we were on the way up the mountains in the spring. This ridge has the finest
sugar-pine groves and finest manzanita and ceanothus thickets I have yet
found on all this wonderful summer journey.
September 18. Made a long
descent on the south side of the divide to Brown's Flat, the grand forests
now left above us, though the sugar pine still flourishes fairly well, and
with the yellow pine, libocedrus, and Douglas spruce, makes forests that
would be considered most wonderful in any other part of the world.
The Indians here, with great
concern, pointed to an old garden patch on the flat and told us to keep away
from it. Perhaps some of their tribe are buried here.
September 19. Camped this
evening at Smith's Mill, on the first broad mountain bench or plateau
reached in ascending the range, where pines grow large enough for good
lumber. Here wheat, apples, peaches, and grapes grow, and we were treated to
wine and apples. The wine I didn't like, but Mr. Delaney and the Indian
driver and the shepherd seemed to think the stuff divine. Compared to
sparkling Sierra water fresh from the heavens, it seemed a dull, muddy,
stupid drink. But the apples, best of fruits, how delicious they were — fit
for gods or men.
On the way down from Brown's
Flat we stopped at Bower Cave, and I spent an hour in it — one of the most
novel and interesting of all Nature's underground mansions. Plenty of
sunlight pours into it through the leaves of the four maple trees growing in
its mouth, illuminating its clear, calm pool and marble chambers, — a
charming place, ravishingly beautiful, but the accessible parts of the walls
sadly disfigured with names of vandals.
September 20. The weather
still golden and calm, but hot. We are now in the foot-hills, and all the
conifers are left behind except the gray Sabine pine. Camped at the Dutch
Boy's Ranch, where there are extensive barley fields now showing nothing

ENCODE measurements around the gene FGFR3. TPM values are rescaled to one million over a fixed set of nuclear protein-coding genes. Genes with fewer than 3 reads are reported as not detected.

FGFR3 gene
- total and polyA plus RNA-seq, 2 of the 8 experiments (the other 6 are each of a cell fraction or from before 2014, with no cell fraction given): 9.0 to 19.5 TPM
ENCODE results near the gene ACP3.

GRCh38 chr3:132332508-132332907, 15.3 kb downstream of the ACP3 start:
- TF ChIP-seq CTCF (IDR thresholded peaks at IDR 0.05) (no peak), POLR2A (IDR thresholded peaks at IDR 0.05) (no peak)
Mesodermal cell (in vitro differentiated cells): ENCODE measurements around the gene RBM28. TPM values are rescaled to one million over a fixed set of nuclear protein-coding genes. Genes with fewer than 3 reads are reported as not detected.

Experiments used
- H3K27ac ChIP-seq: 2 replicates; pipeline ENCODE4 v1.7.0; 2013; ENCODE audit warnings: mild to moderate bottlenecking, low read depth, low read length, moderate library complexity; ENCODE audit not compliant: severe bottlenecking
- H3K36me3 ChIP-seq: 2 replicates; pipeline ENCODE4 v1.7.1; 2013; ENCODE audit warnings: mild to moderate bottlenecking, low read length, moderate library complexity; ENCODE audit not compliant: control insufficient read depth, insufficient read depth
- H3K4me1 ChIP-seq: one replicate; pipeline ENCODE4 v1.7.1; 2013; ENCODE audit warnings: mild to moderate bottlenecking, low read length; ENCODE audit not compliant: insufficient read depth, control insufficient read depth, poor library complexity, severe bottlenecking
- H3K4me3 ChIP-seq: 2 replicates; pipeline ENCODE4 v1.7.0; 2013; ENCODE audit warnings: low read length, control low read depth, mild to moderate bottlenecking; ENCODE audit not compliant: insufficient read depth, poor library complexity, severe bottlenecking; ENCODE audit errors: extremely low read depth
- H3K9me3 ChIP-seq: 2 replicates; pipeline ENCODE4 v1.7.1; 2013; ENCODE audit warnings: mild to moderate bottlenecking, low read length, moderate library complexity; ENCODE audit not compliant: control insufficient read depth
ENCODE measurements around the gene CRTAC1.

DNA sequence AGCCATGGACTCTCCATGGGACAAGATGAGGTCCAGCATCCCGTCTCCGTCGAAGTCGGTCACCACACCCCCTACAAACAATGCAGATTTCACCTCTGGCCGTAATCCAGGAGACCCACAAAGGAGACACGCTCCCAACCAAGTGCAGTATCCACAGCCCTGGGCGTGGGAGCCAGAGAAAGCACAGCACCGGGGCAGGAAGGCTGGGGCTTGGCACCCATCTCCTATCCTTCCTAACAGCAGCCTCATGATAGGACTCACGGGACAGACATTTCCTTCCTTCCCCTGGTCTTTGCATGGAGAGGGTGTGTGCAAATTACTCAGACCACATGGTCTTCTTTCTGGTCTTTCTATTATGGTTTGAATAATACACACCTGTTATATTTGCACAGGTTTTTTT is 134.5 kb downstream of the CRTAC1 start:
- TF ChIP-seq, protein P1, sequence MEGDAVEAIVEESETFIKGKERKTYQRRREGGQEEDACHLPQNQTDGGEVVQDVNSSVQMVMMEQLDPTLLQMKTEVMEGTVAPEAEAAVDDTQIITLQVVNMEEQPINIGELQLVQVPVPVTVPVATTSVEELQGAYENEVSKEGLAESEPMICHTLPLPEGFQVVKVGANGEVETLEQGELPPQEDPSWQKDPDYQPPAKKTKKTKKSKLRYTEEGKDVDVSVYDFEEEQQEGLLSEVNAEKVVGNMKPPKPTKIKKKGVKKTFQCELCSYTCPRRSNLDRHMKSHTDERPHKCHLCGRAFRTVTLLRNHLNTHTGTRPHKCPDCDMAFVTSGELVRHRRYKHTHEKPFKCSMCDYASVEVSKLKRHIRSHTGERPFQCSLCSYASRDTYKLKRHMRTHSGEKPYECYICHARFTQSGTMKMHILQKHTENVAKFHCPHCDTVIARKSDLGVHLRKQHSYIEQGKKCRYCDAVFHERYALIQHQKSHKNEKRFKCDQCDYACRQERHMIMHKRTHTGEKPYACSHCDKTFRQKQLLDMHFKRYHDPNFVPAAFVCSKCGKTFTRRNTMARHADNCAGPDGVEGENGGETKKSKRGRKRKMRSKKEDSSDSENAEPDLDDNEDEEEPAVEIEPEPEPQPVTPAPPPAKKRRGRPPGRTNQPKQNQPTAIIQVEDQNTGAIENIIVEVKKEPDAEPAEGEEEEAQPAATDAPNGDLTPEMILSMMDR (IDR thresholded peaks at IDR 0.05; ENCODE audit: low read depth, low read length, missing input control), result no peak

save dusty stubble.
September 21. A terribly hot,
dusty, sunburned day, and as nothing was to be gained by loitering where the
flock could find nothing to eat save thorny twigs and chaparral, we made a
long drive, and before sundown reached the home ranch on the yellow San
September 22. The sheep were
let out of the corral one by one, this morning, and counted, and strange to
say, after all their adventurous wanderings in bewildering rocks and brush
and streams, scattered by bears, poisoned by azalea, kalmia, alkali, all are
accounted for. Of the two thousand and fifty that left the corral in the
spring lean and weak, two thousand and twenty-five have returned fat and
strong. The losses are: ten killed by bears, one by a rattlesnake, one that
had to be killed after it had broken its leg on a boulder slope, and one
that ran away in blind terror on being accidentally separated from the
flock, — thirteen all told. Of the other twelve doomed never to return,
three were sold to ranchmen and nine were made camp mutton.
Here ends my forever
memorable first High Sierra excursion. I have crossed the Range of Light,
surely the brightest and best of all the Lord has built; and rejoicing in
its glory, I gladly, gratefully, hopefully pray I may see it again.